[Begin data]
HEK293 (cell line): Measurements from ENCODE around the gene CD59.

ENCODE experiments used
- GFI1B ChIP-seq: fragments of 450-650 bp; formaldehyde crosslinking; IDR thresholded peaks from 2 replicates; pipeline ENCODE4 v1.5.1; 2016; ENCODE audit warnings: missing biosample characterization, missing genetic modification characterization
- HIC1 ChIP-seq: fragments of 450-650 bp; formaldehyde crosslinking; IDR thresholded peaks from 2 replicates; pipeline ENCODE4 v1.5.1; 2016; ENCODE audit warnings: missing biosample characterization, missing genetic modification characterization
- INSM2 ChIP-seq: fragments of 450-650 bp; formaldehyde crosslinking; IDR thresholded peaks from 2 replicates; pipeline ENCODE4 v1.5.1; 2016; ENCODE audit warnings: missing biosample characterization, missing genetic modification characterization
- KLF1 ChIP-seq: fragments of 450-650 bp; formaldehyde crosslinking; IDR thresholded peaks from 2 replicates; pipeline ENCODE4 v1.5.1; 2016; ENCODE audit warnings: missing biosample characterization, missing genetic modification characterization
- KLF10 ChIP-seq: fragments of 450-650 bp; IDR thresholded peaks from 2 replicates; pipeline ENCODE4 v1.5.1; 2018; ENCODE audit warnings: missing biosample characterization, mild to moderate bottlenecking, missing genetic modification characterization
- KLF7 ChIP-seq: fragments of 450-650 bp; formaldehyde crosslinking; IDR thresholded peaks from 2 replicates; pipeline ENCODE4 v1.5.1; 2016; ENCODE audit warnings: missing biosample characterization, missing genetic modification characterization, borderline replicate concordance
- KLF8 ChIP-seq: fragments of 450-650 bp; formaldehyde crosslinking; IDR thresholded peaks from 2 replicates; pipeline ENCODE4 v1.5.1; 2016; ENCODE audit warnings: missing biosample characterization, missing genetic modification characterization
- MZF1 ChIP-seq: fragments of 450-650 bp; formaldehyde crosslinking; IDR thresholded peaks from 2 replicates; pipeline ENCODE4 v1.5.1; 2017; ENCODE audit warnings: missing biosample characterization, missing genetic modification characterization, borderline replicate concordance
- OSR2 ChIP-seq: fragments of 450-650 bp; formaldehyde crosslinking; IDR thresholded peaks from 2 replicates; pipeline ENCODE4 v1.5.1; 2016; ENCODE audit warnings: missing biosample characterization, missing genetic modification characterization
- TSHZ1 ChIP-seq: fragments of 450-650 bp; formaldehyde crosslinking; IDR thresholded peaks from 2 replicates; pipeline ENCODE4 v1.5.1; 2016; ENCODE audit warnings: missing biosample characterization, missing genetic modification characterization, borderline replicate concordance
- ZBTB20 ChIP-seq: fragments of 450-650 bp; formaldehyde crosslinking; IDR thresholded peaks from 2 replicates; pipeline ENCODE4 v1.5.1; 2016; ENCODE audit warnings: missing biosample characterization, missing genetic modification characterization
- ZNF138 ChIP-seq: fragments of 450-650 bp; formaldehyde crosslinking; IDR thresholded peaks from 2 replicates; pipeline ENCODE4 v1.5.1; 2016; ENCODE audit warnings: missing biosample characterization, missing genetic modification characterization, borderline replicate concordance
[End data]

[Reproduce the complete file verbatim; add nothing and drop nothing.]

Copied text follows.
HEK293 (cell line): Measurements from ENCODE around the gene CD59.

ENCODE experiments used
- GFI1B ChIP-seq: fragments of 450-650 bp; formaldehyde crosslinking; IDR thresholded peaks from 2 replicates; pipeline ENCODE4 v1.5.1; 2016; ENCODE audit warnings: missing biosample characterization, missing genetic modification characterization
- HIC1 ChIP-seq: fragments of 450-650 bp; formaldehyde crosslinking; IDR thresholded peaks from 2 replicates; pipeline ENCODE4 v1.5.1; 2016; ENCODE audit warnings: missing biosample characterization, missing genetic modification characterization
- INSM2 ChIP-seq: fragments of 450-650 bp; formaldehyde crosslinking; IDR thresholded peaks from 2 replicates; pipeline ENCODE4 v1.5.1; 2016; ENCODE audit warnings: missing biosample characterization, missing genetic modification characterization
- KLF1 ChIP-seq: fragments of 450-650 bp; formaldehyde crosslinking; IDR thresholded peaks from 2 replicates; pipeline ENCODE4 v1.5.1; 2016; ENCODE audit warnings: missing biosample characterization, missing genetic modification characterization
- KLF10 ChIP-seq: fragments of 450-650 bp; IDR thresholded peaks from 2 replicates; pipeline ENCODE4 v1.5.1; 2018; ENCODE audit warnings: missing biosample characterization, mild to moderate bottlenecking, missing genetic modification characterization
- KLF7 ChIP-seq: fragments of 450-650 bp; formaldehyde crosslinking; IDR thresholded peaks from 2 replicates; pipeline ENCODE4 v1.5.1; 2016; ENCODE audit warnings: missing biosample characterization, missing genetic modification characterization, borderline replicate concordance
- KLF8 ChIP-seq: fragments of 450-650 bp; formaldehyde crosslinking; IDR thresholded peaks from 2 replicates; pipeline ENCODE4 v1.5.1; 2016; ENCODE audit warnings: missing biosample characterization, missing genetic modification characterization
- MZF1 ChIP-seq: fragments of 450-650 bp; formaldehyde crosslinking; IDR thresholded peaks from 2 replicates; pipeline ENCODE4 v1.5.1; 2017; ENCODE audit warnings: missing biosample characterization, missing genetic modification characterization, borderline replicate concordance
- OSR2 ChIP-seq: fragments of 450-650 bp; formaldehyde crosslinking; IDR thresholded peaks from 2 replicates; pipeline ENCODE4 v1.5.1; 2016; ENCODE audit warnings: missing biosample characterization, missing genetic modification characterization
- TSHZ1 ChIP-seq: fragments of 450-650 bp; formaldehyde crosslinking; IDR thresholded peaks from 2 replicates; pipeline ENCODE4 v1.5.1; 2016; ENCODE audit warnings: missing biosample characterization, missing genetic modification characterization, borderline replicate concordance
- ZBTB20 ChIP-seq: fragments of 450-650 bp; formaldehyde crosslinking; IDR thresholded peaks from 2 replicates; pipeline ENCODE4 v1.5.1; 2016; ENCODE audit warnings: missing biosample characterization, missing genetic modification characterization
- ZNF138 ChIP-seq: fragments of 450-650 bp; formaldehyde crosslinking; IDR thresholded peaks from 2 replicates; pipeline ENCODE4 v1.5.1; 2016; ENCODE audit warnings: missing biosample characterization, missing genetic modification characterization, borderline replicate concordance